Some survivors of Canada’s Indian residential schools are furious that their personal stories of abuse might become public, despite having been guaranteed confidentiality during Truth and Reconciliation gatherings across Canada.
About 150,000 Indigenous youth were taken from their families and sent to the church-run residential school system which existed from the 1870s until the 1990s.
Phil Gattensby went to a residential school and has worked as a support worker to other survivors in about 50 Truth and Reconciliation Commission proceedings. For his part, he is comfortable telling his story to anyone as part of his healing. But he understands that others feel differently.
“One of them said that if he knew ahead of time people would be putting his story out into a public domain, or whatever you want to call it, that he wouldn’t have told his story,” Gattensby told CBC News.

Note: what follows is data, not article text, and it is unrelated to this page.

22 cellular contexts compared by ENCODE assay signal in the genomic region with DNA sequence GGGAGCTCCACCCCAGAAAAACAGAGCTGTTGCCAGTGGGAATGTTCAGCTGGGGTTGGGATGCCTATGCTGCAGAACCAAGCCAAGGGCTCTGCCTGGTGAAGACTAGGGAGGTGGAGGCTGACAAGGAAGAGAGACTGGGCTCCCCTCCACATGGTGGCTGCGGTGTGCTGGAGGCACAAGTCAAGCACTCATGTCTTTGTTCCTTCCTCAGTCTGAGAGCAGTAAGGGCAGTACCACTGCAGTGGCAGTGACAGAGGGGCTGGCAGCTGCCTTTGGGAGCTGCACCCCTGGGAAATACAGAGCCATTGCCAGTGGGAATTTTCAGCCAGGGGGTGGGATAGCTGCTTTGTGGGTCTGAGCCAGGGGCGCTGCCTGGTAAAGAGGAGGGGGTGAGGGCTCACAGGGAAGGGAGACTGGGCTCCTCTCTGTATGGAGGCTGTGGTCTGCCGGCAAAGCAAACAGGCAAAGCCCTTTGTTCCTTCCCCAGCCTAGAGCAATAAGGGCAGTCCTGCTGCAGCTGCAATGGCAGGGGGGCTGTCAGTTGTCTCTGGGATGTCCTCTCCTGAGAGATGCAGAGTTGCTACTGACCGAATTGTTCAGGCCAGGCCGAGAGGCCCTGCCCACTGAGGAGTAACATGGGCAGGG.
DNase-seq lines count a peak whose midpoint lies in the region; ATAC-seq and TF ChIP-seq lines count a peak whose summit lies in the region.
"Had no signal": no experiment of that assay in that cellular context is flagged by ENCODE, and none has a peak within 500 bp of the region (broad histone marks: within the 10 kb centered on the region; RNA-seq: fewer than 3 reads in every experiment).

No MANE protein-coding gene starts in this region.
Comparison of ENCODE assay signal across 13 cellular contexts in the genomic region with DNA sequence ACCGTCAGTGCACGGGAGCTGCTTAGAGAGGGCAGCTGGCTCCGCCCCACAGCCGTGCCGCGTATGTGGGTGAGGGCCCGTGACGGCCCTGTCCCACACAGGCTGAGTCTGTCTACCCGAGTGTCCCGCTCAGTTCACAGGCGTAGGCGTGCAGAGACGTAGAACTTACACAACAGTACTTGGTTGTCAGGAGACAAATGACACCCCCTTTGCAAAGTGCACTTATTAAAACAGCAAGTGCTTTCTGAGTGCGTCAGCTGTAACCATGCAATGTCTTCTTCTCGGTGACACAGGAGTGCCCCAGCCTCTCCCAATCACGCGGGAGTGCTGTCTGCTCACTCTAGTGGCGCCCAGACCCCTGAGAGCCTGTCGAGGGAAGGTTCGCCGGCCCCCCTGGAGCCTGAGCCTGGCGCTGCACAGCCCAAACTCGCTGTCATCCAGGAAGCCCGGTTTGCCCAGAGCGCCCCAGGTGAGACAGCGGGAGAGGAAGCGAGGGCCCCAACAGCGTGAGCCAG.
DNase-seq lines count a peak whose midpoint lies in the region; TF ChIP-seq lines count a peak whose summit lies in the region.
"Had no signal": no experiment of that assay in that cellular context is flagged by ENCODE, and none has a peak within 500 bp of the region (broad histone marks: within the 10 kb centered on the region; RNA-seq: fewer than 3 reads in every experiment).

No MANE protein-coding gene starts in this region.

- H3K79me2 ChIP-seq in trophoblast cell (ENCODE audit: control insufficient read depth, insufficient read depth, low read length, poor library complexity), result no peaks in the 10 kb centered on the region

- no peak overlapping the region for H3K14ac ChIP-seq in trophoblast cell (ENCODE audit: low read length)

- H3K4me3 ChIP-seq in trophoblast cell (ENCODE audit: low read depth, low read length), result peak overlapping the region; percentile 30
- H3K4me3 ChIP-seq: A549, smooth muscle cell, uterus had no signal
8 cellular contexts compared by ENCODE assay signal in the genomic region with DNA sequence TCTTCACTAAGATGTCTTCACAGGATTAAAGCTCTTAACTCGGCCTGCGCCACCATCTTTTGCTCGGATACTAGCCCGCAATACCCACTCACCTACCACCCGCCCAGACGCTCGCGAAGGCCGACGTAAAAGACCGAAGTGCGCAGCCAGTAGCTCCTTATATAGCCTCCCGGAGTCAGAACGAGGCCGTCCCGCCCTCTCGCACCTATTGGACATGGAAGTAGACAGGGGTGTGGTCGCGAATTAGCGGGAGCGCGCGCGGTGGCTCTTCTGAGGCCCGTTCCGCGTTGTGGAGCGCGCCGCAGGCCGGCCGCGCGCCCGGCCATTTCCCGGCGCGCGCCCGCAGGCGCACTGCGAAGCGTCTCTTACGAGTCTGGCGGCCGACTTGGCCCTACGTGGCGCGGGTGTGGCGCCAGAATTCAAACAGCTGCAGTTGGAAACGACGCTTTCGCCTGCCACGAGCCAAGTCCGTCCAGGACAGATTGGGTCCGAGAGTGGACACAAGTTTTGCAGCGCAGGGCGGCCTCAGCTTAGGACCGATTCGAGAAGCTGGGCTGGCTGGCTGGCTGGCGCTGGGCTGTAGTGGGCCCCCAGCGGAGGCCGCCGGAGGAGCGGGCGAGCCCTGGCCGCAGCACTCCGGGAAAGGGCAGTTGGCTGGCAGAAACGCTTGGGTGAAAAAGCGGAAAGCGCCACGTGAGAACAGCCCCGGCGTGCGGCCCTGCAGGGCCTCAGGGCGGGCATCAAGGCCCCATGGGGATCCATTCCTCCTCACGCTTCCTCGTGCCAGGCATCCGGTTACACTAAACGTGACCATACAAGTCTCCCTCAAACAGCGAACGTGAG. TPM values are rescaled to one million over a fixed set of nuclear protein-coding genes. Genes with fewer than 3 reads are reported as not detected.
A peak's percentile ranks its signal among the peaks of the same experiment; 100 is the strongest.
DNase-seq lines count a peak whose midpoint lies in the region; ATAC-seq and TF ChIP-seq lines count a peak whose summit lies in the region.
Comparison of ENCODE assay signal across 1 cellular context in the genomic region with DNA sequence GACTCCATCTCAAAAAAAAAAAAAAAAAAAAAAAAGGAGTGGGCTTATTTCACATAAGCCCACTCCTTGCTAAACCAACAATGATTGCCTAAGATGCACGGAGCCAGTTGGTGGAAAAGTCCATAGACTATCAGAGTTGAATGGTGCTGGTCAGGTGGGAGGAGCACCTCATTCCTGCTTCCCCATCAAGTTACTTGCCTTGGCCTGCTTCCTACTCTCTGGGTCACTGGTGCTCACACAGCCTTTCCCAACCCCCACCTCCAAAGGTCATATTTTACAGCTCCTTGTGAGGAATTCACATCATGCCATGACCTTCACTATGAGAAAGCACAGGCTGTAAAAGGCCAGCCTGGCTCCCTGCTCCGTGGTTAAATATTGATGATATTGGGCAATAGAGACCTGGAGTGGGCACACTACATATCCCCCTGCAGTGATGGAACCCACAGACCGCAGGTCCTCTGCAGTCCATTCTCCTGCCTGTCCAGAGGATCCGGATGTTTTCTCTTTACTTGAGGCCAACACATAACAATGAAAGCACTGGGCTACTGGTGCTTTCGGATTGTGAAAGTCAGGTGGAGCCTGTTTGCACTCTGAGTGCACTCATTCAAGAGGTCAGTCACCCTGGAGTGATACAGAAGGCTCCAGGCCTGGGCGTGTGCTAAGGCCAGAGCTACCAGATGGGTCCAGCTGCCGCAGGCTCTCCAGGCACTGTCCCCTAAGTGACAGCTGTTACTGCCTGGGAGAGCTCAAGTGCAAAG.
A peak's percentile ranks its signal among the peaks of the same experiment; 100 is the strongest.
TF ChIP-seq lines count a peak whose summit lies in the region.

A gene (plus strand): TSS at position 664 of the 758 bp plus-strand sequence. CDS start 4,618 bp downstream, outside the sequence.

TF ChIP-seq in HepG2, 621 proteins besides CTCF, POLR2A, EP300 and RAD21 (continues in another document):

The issue came up because the Truth and Reconciliation Commission is asking an Ontario Superior Court whether it can include those stories as part of its National Research Centre.
CBC News - Residential school survivors fear testimony could be made public – here
CBC - Reconciliation not opportunity to ‘get over it’: Justice Murray Sinclair – here
Truth and Reconciliation Commission of Canada website - www.trc.ca